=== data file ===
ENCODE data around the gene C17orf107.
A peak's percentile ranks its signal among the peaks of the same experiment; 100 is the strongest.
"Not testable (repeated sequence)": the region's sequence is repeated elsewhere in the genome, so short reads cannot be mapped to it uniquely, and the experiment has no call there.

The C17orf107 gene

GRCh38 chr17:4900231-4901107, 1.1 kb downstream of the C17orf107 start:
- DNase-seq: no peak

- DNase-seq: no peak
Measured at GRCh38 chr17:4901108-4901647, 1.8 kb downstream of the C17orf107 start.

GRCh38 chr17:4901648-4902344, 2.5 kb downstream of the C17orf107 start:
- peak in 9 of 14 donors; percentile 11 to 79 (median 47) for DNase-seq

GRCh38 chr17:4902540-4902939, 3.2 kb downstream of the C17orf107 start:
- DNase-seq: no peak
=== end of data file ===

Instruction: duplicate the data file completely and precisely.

ENCODE data around the gene C17orf107.
A peak's percentile ranks its signal among the peaks of the same experiment; 100 is the strongest.
"Not testable (repeated sequence)": the region's sequence is repeated elsewhere in the genome, so short reads cannot be mapped to it uniquely, and the experiment has no call there.

The C17orf107 gene

GRCh38 chr17:4900231-4901107, 1.1 kb downstream of the C17orf107 start:
- DNase-seq: no peak

- DNase-seq: no peak
Measured at GRCh38 chr17:4901108-4901647, 1.8 kb downstream of the C17orf107 start.

GRCh38 chr17:4901648-4902344, 2.5 kb downstream of the C17orf107 start:
- peak in 9 of 14 donors; percentile 11 to 79 (median 47) for DNase-seq

GRCh38 chr17:4902540-4902939, 3.2 kb downstream of the C17orf107 start:
- DNase-seq: no peak